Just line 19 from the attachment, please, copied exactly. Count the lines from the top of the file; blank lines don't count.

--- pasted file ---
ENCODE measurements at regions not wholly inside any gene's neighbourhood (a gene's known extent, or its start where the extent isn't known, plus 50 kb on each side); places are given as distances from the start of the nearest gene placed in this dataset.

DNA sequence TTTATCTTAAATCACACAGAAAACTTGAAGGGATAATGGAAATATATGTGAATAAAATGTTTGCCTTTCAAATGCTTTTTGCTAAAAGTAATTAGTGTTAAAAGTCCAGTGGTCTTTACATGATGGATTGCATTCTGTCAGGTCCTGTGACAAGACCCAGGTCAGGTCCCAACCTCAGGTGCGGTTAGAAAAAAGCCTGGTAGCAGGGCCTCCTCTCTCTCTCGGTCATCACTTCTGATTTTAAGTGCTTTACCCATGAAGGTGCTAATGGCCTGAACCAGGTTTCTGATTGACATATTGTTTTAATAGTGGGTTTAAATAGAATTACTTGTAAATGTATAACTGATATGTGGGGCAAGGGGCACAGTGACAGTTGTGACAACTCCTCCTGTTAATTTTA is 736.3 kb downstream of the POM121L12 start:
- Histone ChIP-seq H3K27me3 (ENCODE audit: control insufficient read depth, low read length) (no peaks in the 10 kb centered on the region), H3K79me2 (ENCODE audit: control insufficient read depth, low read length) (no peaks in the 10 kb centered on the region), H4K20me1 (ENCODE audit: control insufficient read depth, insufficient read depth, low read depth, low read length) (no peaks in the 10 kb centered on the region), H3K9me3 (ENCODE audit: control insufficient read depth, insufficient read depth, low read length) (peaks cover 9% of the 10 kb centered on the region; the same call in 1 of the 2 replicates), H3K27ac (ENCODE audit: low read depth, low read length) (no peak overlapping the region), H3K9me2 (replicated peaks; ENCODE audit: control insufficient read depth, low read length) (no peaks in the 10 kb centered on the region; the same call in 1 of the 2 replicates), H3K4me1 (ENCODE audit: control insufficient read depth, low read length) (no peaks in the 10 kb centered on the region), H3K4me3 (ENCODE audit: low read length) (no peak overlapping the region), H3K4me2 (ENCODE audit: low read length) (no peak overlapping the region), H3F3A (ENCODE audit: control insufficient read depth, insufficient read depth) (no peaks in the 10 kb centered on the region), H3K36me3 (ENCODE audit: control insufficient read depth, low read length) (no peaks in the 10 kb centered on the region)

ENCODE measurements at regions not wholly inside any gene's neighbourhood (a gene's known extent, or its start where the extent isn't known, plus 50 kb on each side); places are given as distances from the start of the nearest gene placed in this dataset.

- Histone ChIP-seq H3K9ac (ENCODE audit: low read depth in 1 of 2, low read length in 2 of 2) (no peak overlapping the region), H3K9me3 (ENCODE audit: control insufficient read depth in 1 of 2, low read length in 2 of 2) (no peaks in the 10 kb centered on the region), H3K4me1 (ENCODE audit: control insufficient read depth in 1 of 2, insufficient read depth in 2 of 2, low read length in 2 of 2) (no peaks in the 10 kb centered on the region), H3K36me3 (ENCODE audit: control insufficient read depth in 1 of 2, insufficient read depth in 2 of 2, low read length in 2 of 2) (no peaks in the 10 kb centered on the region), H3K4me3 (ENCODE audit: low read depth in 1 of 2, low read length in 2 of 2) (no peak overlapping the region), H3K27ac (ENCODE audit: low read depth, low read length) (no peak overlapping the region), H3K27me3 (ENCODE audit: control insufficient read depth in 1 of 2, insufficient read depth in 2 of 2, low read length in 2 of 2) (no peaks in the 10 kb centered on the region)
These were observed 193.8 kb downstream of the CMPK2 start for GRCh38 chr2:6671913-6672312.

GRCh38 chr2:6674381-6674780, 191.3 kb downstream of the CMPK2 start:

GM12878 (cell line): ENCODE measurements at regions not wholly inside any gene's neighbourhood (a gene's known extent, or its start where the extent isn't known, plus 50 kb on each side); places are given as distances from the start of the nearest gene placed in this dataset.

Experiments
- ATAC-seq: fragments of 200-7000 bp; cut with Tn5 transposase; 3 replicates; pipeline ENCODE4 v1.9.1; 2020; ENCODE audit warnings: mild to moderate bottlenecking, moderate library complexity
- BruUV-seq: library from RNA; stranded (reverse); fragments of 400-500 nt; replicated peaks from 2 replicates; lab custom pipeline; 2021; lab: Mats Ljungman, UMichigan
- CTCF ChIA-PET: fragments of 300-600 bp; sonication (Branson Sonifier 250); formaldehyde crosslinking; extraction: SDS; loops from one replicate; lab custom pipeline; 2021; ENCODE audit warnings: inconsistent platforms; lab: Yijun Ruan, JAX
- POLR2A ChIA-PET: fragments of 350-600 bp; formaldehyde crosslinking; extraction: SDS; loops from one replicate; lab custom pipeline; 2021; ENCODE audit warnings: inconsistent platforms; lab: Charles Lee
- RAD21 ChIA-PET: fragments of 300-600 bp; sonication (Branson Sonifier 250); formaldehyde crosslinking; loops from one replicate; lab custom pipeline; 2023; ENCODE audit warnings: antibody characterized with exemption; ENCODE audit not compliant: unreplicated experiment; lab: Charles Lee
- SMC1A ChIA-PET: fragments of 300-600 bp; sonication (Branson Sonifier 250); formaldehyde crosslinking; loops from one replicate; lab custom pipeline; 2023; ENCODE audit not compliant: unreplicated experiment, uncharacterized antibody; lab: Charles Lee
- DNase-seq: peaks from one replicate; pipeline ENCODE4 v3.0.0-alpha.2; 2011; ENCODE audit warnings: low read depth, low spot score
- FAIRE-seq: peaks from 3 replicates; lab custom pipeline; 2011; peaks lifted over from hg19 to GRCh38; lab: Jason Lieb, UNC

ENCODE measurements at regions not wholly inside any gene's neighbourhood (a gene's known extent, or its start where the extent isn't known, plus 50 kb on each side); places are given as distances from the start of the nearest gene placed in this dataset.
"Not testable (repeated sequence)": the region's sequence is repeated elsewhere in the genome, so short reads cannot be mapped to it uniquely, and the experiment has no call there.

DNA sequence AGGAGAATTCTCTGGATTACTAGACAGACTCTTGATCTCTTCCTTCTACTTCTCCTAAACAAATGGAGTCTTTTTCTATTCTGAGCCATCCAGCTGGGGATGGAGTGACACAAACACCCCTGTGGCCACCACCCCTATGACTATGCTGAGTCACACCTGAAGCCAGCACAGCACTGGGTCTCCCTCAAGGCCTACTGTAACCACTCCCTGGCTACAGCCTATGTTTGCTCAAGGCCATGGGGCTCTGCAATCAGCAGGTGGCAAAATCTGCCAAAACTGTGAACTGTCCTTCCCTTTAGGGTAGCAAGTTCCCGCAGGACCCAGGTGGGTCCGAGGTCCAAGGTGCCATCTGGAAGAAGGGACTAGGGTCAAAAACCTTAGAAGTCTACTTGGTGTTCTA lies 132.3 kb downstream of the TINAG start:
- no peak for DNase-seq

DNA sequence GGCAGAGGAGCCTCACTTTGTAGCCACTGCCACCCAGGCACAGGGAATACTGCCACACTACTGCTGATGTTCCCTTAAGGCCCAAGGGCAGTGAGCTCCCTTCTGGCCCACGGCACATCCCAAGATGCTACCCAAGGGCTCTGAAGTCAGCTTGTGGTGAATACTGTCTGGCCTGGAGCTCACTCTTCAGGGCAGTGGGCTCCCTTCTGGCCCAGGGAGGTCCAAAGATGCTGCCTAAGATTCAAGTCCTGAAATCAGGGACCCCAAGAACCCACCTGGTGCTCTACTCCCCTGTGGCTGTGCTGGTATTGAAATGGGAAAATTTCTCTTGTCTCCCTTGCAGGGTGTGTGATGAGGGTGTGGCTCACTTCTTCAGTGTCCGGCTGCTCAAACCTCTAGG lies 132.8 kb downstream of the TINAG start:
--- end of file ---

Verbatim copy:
"Not testable (repeated sequence)": the region's sequence is repeated elsewhere in the genome, so short reads cannot be mapped to it uniquely, and the experiment has no call there.